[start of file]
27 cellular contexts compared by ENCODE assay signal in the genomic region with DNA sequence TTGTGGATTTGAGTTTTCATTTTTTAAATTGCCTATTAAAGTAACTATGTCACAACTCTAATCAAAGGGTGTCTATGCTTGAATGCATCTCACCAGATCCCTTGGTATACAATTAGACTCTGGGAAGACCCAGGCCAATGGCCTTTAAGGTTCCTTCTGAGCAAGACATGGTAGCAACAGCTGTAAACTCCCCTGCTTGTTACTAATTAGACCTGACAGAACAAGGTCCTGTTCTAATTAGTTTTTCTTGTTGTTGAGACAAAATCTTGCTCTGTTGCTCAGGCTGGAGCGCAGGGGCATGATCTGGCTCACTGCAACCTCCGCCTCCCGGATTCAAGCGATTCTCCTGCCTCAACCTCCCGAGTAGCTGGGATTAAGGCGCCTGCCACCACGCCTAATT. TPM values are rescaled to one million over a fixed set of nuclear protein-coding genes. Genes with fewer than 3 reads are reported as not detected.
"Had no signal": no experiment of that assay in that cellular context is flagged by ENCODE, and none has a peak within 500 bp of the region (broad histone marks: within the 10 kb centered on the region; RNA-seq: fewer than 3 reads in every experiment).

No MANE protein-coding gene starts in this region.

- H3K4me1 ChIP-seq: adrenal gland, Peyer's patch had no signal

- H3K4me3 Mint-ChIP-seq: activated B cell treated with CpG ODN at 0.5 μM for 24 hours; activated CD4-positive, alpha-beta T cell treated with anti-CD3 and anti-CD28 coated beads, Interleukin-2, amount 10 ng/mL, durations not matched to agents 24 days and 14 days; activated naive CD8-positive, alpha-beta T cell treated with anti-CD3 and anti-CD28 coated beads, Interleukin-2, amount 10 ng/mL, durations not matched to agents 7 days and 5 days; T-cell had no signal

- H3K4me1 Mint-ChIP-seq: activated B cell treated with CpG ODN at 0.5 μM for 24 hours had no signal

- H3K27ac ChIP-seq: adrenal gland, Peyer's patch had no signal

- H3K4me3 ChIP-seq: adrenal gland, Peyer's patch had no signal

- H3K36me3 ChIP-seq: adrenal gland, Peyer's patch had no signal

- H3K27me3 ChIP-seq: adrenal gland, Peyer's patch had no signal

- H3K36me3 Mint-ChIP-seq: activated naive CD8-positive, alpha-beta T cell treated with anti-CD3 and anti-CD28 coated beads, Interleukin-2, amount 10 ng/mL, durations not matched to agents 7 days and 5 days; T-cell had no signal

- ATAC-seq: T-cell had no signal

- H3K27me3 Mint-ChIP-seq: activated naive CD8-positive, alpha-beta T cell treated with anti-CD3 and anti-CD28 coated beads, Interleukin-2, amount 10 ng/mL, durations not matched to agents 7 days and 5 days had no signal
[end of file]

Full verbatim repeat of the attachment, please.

27 cellular contexts compared by ENCODE assay signal in the genomic region with DNA sequence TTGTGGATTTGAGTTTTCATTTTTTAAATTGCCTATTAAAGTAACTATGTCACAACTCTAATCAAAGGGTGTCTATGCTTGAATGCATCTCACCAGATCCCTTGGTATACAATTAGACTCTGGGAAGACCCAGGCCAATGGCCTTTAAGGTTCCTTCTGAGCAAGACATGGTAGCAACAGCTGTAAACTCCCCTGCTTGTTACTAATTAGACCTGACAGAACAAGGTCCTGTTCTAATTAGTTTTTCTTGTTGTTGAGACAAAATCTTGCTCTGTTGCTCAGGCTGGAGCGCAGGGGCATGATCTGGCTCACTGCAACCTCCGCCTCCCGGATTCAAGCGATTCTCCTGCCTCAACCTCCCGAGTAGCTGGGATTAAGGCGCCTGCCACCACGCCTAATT. TPM values are rescaled to one million over a fixed set of nuclear protein-coding genes. Genes with fewer than 3 reads are reported as not detected.
"Had no signal": no experiment of that assay in that cellular context is flagged by ENCODE, and none has a peak within 500 bp of the region (broad histone marks: within the 10 kb centered on the region; RNA-seq: fewer than 3 reads in every experiment).

No MANE protein-coding gene starts in this region.

- H3K4me1 ChIP-seq: adrenal gland, Peyer's patch had no signal

- H3K4me3 Mint-ChIP-seq: activated B cell treated with CpG ODN at 0.5 μM for 24 hours; activated CD4-positive, alpha-beta T cell treated with anti-CD3 and anti-CD28 coated beads, Interleukin-2, amount 10 ng/mL, durations not matched to agents 24 days and 14 days; activated naive CD8-positive, alpha-beta T cell treated with anti-CD3 and anti-CD28 coated beads, Interleukin-2, amount 10 ng/mL, durations not matched to agents 7 days and 5 days; T-cell had no signal

- H3K4me1 Mint-ChIP-seq: activated B cell treated with CpG ODN at 0.5 μM for 24 hours had no signal

- H3K27ac ChIP-seq: adrenal gland, Peyer's patch had no signal

- H3K4me3 ChIP-seq: adrenal gland, Peyer's patch had no signal

- H3K36me3 ChIP-seq: adrenal gland, Peyer's patch had no signal

- H3K27me3 ChIP-seq: adrenal gland, Peyer's patch had no signal

- H3K36me3 Mint-ChIP-seq: activated naive CD8-positive, alpha-beta T cell treated with anti-CD3 and anti-CD28 coated beads, Interleukin-2, amount 10 ng/mL, durations not matched to agents 7 days and 5 days; T-cell had no signal

- ATAC-seq: T-cell had no signal

- H3K27me3 Mint-ChIP-seq: activated naive CD8-positive, alpha-beta T cell treated with anti-CD3 and anti-CD28 coated beads, Interleukin-2, amount 10 ng/mL, durations not matched to agents 7 days and 5 days had no signal